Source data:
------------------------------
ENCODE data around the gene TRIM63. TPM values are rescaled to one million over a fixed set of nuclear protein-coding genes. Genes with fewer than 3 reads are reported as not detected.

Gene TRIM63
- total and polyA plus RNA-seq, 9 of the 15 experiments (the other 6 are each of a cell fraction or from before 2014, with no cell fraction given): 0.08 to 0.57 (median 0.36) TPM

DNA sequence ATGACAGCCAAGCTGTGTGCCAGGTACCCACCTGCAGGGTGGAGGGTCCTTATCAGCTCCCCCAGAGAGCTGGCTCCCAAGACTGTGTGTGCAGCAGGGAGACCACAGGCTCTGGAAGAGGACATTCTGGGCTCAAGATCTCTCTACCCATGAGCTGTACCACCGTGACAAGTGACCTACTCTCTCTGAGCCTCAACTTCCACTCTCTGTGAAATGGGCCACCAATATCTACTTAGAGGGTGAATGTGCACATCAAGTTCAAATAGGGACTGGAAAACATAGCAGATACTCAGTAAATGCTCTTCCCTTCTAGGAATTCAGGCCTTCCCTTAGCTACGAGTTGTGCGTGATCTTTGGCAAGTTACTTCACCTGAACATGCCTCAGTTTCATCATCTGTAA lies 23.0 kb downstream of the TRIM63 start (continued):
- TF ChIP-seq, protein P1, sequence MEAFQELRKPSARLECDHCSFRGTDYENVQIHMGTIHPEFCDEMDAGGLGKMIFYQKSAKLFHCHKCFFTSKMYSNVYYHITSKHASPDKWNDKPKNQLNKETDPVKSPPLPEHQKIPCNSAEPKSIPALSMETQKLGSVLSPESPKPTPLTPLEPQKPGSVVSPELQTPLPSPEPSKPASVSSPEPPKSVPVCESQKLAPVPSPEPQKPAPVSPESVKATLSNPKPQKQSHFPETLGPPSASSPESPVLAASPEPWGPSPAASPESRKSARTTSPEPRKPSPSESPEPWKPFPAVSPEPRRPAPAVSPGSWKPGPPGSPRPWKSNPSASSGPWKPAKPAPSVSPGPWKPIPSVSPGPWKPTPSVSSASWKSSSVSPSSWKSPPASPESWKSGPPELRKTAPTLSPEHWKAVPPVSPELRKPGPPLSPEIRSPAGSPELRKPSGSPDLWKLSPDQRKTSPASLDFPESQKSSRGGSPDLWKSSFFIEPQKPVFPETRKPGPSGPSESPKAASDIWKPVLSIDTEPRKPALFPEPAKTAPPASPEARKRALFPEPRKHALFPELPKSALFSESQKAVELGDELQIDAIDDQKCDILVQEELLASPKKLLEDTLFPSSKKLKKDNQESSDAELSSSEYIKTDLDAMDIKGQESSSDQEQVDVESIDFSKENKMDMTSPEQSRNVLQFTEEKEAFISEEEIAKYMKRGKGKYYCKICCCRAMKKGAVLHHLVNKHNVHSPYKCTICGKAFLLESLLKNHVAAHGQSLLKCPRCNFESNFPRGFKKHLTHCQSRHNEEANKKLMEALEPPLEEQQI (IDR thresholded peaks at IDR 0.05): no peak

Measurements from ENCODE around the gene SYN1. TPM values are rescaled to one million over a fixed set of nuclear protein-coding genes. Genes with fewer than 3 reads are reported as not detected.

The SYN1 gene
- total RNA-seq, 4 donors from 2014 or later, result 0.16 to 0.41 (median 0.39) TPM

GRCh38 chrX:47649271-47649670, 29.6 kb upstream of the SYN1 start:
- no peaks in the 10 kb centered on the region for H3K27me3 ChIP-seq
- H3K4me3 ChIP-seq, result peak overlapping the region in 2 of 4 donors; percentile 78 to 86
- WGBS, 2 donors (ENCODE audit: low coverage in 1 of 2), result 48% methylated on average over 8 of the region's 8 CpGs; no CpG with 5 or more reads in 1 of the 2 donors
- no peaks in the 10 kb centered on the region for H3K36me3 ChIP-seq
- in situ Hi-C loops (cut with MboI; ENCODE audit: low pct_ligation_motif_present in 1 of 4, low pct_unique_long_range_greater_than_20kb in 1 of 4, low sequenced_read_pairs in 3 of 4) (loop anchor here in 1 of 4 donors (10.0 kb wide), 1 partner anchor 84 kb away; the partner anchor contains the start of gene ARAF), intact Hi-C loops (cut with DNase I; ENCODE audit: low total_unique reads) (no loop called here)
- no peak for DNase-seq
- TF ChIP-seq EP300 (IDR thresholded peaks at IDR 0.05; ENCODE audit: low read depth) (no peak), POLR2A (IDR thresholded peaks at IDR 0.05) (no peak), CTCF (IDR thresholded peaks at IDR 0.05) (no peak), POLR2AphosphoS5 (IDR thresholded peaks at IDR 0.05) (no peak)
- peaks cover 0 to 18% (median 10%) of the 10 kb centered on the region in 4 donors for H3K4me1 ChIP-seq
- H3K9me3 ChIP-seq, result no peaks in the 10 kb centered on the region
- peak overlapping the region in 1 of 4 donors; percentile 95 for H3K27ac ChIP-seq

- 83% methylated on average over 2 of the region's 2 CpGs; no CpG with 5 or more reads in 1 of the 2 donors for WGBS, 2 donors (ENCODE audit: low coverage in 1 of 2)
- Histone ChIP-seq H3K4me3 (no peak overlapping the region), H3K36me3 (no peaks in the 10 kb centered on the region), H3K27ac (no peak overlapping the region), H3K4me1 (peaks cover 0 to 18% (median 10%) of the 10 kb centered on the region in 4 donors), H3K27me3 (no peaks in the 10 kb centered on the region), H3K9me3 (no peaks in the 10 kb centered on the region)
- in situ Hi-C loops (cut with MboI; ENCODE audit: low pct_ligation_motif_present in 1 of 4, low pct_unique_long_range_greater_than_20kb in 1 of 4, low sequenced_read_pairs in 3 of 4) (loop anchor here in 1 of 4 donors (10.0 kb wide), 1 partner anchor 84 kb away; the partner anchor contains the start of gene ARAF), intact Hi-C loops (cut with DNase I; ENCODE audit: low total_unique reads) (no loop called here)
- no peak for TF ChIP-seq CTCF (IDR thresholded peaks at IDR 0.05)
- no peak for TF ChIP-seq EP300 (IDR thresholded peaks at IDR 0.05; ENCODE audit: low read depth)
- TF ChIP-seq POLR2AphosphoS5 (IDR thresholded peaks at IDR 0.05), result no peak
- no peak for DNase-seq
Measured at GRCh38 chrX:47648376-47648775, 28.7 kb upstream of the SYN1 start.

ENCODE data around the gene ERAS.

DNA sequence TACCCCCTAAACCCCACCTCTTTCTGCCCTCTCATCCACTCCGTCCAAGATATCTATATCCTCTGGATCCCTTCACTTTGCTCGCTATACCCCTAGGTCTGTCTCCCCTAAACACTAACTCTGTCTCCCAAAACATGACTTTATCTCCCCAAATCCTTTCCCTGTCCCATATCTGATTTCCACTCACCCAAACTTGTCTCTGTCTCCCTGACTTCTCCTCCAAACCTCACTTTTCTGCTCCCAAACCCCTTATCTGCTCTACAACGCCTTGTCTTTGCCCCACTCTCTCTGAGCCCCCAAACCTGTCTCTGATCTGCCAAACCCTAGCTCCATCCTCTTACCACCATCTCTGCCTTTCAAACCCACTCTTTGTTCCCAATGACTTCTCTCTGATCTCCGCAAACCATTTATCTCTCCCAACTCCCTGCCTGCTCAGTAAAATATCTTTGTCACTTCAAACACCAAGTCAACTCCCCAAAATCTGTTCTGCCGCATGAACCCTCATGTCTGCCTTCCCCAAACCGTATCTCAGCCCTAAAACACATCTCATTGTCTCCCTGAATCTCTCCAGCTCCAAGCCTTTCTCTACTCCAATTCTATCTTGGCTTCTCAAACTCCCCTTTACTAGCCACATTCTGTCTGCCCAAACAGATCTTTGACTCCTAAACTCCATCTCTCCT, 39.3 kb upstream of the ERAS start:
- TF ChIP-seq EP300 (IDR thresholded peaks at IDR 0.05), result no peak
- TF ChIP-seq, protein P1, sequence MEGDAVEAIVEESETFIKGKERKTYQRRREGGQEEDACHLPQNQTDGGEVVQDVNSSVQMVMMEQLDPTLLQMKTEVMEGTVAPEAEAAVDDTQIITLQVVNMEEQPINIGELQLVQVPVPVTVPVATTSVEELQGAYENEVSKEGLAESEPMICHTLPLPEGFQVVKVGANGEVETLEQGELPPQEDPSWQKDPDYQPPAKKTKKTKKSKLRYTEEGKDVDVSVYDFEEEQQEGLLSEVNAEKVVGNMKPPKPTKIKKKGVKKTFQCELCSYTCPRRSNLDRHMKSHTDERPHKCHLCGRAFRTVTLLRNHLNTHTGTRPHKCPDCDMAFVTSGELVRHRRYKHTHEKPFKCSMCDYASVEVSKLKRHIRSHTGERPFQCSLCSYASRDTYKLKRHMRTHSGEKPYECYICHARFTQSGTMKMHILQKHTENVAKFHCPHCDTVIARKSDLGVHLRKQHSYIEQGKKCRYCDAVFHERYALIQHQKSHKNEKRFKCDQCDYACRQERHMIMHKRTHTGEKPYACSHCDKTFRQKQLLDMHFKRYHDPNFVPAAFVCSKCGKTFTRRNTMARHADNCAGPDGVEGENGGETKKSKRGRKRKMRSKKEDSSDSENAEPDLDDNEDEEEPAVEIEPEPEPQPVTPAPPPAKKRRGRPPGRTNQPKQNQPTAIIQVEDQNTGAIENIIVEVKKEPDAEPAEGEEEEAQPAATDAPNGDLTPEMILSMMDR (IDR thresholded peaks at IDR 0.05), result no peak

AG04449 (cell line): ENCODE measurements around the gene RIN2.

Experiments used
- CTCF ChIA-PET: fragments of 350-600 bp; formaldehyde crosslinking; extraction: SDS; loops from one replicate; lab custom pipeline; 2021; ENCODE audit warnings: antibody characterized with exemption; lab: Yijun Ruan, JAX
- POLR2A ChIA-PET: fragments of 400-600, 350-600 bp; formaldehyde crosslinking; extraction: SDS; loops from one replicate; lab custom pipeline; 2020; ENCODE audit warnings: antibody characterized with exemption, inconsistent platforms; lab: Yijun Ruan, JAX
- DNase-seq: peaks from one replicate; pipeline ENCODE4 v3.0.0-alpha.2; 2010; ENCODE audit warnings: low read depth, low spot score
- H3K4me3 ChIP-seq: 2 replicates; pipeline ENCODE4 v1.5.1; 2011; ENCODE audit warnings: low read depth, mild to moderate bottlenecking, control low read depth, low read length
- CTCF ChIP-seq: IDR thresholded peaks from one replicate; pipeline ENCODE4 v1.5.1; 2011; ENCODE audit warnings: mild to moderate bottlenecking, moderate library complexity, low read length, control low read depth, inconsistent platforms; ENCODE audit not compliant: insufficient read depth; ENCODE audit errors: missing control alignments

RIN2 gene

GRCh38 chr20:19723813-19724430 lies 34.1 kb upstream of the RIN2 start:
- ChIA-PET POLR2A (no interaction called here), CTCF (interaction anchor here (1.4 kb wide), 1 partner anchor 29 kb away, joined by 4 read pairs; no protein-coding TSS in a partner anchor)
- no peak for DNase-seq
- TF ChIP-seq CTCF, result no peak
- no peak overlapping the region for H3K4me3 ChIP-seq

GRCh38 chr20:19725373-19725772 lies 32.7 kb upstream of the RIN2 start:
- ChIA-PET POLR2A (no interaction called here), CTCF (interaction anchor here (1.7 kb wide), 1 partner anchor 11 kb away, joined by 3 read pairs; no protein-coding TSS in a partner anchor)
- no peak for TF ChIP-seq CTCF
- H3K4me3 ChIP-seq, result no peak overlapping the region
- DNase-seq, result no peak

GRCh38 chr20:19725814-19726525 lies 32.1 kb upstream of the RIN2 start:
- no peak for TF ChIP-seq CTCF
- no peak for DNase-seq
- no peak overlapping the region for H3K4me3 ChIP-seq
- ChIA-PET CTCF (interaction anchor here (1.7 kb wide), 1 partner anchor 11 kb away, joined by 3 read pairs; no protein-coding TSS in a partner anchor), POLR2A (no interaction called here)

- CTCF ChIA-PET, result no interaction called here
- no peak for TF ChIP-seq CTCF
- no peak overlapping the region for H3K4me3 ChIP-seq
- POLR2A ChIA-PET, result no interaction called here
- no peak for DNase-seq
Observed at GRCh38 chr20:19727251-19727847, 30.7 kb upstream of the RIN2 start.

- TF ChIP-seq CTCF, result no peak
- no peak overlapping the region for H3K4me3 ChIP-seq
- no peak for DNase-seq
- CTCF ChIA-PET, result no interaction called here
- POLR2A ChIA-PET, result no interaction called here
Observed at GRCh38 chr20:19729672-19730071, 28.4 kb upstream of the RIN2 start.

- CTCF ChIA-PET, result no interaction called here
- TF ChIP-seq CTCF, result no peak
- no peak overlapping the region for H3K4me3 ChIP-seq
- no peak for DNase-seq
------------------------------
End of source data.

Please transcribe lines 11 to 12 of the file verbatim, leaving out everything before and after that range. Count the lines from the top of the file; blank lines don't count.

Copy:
- H3K4me3 ChIP-seq, result peak overlapping the region in 2 of 4 donors; percentile 78 to 86
- WGBS, 2 donors (ENCODE audit: low coverage in 1 of 2), result 48% methylated on average over 8 of the region's 8 CpGs; no CpG with 5 or more reads in 1 of the 2 donors